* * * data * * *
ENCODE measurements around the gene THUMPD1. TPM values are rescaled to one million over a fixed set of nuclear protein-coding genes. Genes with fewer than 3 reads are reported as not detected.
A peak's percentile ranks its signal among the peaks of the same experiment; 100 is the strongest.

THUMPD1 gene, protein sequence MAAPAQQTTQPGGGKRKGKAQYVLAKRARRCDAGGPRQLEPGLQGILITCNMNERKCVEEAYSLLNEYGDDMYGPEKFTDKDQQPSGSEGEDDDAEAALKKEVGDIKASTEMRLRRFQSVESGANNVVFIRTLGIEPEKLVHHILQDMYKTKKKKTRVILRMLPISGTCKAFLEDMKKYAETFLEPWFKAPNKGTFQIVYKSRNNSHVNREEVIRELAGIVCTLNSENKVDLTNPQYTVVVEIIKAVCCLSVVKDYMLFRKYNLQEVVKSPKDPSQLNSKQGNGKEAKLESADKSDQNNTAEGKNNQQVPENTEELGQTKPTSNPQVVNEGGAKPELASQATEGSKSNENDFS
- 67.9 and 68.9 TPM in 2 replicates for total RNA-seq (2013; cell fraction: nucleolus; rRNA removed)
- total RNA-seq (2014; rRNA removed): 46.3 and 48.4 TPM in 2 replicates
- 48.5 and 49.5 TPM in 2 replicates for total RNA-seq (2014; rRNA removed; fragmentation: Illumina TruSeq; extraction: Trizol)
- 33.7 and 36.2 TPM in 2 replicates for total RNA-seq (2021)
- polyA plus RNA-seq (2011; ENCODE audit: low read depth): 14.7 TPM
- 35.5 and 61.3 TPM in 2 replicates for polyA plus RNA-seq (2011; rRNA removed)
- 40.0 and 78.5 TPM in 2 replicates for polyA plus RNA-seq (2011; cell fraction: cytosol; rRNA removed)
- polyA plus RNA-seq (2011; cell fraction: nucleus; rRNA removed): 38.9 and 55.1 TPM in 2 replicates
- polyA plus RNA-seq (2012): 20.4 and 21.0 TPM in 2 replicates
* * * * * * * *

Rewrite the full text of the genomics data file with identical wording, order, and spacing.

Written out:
ENCODE measurements around the gene THUMPD1. TPM values are rescaled to one million over a fixed set of nuclear protein-coding genes. Genes with fewer than 3 reads are reported as not detected.
A peak's percentile ranks its signal among the peaks of the same experiment; 100 is the strongest.

THUMPD1 gene, protein sequence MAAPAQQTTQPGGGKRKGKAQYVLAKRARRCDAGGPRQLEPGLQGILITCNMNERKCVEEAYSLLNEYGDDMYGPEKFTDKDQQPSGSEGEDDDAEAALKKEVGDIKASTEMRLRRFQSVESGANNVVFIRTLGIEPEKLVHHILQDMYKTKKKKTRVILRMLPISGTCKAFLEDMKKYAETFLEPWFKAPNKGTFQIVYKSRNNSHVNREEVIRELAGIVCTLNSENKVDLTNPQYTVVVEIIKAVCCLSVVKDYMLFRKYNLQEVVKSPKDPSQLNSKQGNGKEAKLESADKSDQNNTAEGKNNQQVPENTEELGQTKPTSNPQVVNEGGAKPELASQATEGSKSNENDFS
- 67.9 and 68.9 TPM in 2 replicates for total RNA-seq (2013; cell fraction: nucleolus; rRNA removed)
- total RNA-seq (2014; rRNA removed): 46.3 and 48.4 TPM in 2 replicates
- 48.5 and 49.5 TPM in 2 replicates for total RNA-seq (2014; rRNA removed; fragmentation: Illumina TruSeq; extraction: Trizol)
- 33.7 and 36.2 TPM in 2 replicates for total RNA-seq (2021)
- polyA plus RNA-seq (2011; ENCODE audit: low read depth): 14.7 TPM
- 35.5 and 61.3 TPM in 2 replicates for polyA plus RNA-seq (2011; rRNA removed)
- 40.0 and 78.5 TPM in 2 replicates for polyA plus RNA-seq (2011; cell fraction: cytosol; rRNA removed)
- polyA plus RNA-seq (2011; cell fraction: nucleus; rRNA removed): 38.9 and 55.1 TPM in 2 replicates
- polyA plus RNA-seq (2012): 20.4 and 21.0 TPM in 2 replicates